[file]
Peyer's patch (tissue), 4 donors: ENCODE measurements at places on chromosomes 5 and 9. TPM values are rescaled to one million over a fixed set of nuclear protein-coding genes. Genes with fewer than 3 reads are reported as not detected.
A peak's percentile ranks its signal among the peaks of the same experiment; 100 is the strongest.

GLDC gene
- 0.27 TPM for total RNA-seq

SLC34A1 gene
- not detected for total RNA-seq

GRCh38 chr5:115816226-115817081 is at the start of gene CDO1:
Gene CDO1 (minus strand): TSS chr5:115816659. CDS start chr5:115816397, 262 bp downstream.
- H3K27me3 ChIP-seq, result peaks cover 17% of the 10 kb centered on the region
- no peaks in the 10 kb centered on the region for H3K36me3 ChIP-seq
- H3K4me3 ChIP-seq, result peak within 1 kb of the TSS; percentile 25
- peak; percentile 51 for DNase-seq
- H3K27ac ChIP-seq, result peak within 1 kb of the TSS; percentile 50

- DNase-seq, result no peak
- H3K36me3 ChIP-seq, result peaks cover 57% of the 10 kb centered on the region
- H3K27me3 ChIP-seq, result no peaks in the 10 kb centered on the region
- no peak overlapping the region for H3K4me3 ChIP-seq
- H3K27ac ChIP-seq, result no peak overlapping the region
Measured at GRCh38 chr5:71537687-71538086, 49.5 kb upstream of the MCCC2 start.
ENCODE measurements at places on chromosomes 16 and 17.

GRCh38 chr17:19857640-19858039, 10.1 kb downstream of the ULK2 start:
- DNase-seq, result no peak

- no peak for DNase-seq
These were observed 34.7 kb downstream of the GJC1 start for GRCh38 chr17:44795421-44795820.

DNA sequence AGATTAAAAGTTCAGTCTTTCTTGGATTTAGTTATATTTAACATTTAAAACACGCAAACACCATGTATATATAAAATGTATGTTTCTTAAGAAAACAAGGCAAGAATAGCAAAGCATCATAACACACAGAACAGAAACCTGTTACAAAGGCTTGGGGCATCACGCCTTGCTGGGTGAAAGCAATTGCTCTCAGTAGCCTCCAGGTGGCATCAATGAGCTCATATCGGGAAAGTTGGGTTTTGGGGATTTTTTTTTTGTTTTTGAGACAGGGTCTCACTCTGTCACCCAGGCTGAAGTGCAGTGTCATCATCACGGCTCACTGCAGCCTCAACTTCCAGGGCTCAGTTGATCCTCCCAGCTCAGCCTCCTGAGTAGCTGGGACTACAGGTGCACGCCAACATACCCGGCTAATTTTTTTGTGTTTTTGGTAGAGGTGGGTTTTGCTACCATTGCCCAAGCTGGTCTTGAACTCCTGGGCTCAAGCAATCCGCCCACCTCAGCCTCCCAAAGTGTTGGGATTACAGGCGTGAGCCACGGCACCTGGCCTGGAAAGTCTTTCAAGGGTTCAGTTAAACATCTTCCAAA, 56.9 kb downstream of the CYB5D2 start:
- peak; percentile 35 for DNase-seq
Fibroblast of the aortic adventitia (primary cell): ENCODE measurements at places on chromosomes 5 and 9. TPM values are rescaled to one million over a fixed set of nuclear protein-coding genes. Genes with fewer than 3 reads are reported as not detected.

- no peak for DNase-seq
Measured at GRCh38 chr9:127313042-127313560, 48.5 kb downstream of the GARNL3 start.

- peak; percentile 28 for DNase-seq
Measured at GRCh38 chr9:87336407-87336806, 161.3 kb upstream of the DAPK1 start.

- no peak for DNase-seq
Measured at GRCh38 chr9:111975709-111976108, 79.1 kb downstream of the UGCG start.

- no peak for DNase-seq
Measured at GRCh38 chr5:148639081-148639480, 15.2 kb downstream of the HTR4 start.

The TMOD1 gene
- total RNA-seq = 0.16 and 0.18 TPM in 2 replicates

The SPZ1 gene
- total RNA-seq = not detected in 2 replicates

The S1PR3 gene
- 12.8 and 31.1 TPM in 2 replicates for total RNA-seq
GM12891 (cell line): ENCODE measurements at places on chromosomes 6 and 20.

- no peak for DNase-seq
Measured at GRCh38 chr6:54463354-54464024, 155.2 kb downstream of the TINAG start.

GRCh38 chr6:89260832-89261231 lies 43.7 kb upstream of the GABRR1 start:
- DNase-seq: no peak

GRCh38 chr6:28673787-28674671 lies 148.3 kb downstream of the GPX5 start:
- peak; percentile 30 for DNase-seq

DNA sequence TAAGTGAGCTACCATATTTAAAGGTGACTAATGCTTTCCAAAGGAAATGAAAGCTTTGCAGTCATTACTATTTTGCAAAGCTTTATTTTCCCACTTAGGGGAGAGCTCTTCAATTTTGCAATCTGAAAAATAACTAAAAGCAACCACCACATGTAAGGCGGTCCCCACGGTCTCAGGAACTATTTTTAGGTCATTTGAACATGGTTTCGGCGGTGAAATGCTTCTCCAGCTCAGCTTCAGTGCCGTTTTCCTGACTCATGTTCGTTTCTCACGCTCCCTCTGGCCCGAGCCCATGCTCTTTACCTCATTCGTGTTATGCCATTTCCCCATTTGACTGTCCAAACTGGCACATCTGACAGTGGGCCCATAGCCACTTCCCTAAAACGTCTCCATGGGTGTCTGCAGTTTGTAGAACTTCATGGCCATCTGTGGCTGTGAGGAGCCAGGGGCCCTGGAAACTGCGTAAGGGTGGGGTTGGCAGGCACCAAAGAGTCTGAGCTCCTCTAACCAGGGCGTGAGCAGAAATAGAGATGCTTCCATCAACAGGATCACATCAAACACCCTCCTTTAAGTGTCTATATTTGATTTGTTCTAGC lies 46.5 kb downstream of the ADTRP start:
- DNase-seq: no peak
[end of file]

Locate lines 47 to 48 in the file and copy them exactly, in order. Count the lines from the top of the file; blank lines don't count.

GRCh38 chr6:28673787-28674671 lies 148.3 kb downstream of the GPX5 start:
- peak; percentile 30 for DNase-seq